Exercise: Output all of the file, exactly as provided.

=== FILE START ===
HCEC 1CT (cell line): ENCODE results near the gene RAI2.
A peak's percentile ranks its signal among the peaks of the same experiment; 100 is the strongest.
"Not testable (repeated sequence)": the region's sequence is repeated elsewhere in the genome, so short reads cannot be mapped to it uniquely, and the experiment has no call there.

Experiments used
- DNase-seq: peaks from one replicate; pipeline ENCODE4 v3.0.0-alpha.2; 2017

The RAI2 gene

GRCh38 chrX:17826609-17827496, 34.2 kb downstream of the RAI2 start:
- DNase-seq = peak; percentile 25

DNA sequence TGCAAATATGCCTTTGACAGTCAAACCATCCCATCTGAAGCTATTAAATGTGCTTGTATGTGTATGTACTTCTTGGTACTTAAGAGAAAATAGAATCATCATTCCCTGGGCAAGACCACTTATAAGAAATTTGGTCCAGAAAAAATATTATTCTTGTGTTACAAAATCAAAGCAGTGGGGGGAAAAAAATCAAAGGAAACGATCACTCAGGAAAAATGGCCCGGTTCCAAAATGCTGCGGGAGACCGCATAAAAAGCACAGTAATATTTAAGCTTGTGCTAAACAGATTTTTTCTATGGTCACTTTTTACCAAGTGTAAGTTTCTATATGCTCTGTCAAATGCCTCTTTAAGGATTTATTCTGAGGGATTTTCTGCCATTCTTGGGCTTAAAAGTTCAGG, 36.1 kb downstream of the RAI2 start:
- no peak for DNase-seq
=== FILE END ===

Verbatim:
HCEC 1CT (cell line): ENCODE results near the gene RAI2.
A peak's percentile ranks its signal among the peaks of the same experiment; 100 is the strongest.
"Not testable (repeated sequence)": the region's sequence is repeated elsewhere in the genome, so short reads cannot be mapped to it uniquely, and the experiment has no call there.

Experiments used
- DNase-seq: peaks from one replicate; pipeline ENCODE4 v3.0.0-alpha.2; 2017

The RAI2 gene

GRCh38 chrX:17826609-17827496, 34.2 kb downstream of the RAI2 start:
- DNase-seq = peak; percentile 25

DNA sequence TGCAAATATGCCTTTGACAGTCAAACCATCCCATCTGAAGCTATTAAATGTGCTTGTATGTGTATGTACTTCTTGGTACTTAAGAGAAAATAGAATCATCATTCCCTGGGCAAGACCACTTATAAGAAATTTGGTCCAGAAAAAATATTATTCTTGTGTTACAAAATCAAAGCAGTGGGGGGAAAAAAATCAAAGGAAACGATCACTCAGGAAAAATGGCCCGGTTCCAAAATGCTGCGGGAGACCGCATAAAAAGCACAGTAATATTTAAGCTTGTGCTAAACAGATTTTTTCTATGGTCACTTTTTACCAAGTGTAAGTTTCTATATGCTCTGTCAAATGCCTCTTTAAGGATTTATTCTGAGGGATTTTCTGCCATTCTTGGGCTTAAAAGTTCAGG, 36.1 kb downstream of the RAI2 start:
- no peak for DNase-seq